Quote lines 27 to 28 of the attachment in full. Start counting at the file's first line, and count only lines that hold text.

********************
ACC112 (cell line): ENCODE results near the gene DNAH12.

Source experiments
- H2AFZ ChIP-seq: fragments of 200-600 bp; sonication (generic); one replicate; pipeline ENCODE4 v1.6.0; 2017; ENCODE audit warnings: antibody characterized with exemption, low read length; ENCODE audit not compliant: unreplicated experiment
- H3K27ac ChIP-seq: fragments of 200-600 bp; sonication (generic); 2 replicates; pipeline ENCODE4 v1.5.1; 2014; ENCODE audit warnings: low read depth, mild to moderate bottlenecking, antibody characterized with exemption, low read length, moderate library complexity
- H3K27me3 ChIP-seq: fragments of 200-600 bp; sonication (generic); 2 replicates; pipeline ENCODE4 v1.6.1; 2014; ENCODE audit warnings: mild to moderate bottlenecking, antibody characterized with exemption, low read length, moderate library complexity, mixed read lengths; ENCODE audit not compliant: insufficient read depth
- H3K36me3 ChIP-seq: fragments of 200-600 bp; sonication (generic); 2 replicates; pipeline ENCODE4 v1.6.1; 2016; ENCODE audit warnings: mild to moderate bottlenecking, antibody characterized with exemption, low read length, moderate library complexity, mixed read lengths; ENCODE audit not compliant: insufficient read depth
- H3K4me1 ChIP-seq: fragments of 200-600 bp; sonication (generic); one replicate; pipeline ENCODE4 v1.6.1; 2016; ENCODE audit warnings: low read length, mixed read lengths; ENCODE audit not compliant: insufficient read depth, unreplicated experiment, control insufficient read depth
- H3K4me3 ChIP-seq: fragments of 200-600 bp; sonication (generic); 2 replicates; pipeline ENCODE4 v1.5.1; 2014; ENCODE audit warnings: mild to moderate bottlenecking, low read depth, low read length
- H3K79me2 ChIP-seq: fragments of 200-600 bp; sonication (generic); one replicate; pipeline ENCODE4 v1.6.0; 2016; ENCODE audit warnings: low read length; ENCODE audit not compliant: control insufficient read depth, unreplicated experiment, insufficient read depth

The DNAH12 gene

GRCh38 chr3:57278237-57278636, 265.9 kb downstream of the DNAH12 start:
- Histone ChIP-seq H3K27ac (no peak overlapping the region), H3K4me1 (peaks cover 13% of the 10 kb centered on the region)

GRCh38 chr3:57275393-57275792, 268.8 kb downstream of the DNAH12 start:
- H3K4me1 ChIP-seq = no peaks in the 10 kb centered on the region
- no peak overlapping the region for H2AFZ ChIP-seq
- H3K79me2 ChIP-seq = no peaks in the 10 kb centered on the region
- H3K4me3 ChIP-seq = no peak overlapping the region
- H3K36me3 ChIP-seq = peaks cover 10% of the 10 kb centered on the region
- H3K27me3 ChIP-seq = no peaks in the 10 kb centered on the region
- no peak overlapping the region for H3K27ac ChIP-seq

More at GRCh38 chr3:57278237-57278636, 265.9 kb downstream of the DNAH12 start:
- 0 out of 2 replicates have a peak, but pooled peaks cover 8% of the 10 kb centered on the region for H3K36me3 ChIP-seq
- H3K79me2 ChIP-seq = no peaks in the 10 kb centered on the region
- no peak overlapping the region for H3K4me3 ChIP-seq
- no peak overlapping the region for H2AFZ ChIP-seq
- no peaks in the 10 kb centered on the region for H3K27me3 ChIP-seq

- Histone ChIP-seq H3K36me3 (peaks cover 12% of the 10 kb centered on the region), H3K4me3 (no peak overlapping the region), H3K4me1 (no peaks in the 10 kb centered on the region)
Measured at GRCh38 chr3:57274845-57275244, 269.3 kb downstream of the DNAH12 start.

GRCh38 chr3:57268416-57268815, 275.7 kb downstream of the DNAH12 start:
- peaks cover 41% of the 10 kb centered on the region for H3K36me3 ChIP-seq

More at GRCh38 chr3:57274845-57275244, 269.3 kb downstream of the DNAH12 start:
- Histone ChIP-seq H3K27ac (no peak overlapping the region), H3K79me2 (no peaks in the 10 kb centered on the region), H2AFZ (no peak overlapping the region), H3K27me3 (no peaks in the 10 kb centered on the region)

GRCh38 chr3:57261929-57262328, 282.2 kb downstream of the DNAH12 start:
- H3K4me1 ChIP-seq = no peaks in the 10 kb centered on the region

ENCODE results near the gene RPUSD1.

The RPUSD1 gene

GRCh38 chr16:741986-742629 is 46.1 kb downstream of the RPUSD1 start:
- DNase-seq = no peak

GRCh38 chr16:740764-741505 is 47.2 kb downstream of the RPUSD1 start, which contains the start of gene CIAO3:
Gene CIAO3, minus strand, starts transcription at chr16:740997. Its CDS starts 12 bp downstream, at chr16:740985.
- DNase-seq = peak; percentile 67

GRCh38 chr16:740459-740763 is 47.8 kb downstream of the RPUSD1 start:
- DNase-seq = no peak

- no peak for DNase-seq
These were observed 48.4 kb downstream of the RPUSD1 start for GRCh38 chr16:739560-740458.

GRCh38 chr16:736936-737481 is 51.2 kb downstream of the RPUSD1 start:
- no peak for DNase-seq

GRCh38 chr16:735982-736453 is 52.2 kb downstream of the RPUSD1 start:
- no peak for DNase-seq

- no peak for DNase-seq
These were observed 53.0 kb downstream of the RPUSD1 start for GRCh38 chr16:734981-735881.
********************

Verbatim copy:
- Histone ChIP-seq H3K36me3 (peaks cover 12% of the 10 kb centered on the region), H3K4me3 (no peak overlapping the region), H3K4me1 (no peaks in the 10 kb centered on the region)
Measured at GRCh38 chr3:57274845-57275244, 269.3 kb downstream of the DNAH12 start.